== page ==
In the 1980s, Orvis expanded beyond waders and shotguns to offer women’s apparel and lifestyle items. The catalog also included etched whiskey tumblers, telephones shaped like duck decoys and even fatwood kindling, inspired by the trees on Mr. Perkins’s Florida property.
Dog beds were particularly popular, as were weatherproof jackets from the English apparel maker Barbour, which became de rigueur foul-weather wear for white-collar workers in Midtown Manhattan. Some die-hard sporting customers complained, but the business continued to grow.
Mr. Perkins insisted on conservationism as a company value, donating to wildlife organizations before such practices were widespread.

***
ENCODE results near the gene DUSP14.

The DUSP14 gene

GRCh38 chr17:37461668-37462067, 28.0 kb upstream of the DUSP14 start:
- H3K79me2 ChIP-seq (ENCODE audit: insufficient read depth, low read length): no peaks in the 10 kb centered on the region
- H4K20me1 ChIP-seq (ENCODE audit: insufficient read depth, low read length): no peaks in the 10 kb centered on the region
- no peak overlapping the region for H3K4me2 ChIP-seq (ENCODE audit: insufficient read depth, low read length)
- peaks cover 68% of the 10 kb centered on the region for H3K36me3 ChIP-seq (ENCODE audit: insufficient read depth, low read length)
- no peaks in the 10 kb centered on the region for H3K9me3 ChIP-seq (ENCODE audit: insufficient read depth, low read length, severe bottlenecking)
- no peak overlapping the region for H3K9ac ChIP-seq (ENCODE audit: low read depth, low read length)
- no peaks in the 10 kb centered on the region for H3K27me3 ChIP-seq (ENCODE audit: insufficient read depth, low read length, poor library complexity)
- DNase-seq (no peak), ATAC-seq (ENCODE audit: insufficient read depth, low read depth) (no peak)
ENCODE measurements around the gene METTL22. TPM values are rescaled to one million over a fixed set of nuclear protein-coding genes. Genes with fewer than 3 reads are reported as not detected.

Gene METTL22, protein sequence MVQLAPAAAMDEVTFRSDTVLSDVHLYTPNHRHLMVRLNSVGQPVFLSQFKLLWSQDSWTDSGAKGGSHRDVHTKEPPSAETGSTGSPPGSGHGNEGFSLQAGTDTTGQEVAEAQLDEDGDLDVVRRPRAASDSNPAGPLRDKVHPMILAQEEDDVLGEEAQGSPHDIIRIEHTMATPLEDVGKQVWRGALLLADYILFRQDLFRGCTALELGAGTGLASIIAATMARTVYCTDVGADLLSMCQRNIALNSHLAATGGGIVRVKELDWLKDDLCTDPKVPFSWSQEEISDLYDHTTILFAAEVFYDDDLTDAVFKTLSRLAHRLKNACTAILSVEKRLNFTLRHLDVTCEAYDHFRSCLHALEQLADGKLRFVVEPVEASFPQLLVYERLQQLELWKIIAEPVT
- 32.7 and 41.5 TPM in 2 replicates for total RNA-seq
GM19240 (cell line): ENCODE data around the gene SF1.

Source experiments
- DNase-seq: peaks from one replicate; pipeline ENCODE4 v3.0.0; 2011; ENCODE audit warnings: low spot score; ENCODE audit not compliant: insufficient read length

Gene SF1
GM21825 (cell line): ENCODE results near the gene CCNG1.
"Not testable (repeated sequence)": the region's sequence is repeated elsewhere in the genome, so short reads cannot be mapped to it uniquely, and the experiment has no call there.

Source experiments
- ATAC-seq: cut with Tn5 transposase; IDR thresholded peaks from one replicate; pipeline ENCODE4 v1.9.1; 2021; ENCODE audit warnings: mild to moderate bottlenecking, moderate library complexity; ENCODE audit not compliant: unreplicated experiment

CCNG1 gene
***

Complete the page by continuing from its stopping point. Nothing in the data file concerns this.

“It’s the right thing to do, and it’s also good business,” Simon Perkins said. “If people don’t have places to fish or hunt, you don’t have much of a future in the world of trying to sell fly fishing stuff.”
Mr. Perkins is survived by his third wife, Anne (Ireland) Perkins; three children from his first marriage, Leigh Jr., who goes by Perk, David and Molly Perkins; a daughter, Melissa McAvoy, from his second marriage, to Romi Myers; three stepchildren, Penny Mesic, Annie Ireland and Jamie Ireland; 11 grandchildren; and three great-grandchildren. A son from his first marriage, Ralph, died in 1969.
According to his son Perk, for Mr. Perkins fishing was not a competitive, but rather a restorative pursuit. Even into his 90s, Mr. Perkins still trundled down to the Battenkill on summer evenings — with a rod and a cocktail — to cast for trout as the sun went down.
“There is only one reason in the world to go fishing: to enjoy yourself,” Mr. Perkins told The New York Times in 1992. “Anything that detracts from enjoying yourself is to be avoided.”